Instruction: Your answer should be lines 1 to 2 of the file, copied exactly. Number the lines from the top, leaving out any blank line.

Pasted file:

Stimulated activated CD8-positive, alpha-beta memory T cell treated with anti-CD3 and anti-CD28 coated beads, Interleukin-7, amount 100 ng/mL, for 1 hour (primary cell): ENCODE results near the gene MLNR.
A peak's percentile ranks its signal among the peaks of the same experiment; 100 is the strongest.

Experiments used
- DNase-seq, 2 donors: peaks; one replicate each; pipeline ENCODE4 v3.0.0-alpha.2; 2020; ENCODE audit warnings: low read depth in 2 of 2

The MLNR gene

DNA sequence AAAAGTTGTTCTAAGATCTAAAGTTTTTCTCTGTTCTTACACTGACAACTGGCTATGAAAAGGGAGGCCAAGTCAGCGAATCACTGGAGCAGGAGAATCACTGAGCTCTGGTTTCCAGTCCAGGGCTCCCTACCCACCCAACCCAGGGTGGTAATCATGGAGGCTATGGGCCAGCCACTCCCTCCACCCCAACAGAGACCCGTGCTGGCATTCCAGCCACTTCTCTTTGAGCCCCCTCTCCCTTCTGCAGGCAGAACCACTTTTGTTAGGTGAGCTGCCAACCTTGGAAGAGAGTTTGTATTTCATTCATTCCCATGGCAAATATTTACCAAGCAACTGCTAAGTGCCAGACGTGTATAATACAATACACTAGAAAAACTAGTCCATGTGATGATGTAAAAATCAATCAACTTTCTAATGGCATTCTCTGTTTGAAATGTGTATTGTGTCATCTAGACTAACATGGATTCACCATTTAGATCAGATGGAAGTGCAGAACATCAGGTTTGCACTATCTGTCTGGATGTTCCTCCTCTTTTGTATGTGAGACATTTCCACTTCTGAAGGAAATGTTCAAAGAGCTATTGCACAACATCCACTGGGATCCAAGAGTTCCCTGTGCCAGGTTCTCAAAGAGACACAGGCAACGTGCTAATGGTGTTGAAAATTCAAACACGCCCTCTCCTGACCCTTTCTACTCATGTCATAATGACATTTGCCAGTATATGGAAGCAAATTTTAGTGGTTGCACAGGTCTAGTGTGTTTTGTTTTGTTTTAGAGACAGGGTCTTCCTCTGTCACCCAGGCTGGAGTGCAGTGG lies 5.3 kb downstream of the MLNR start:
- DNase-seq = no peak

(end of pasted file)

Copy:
Stimulated activated CD8-positive, alpha-beta memory T cell treated with anti-CD3 and anti-CD28 coated beads, Interleukin-7, amount 100 ng/mL, for 1 hour (primary cell): ENCODE results near the gene MLNR.
A peak's percentile ranks its signal among the peaks of the same experiment; 100 is the strongest.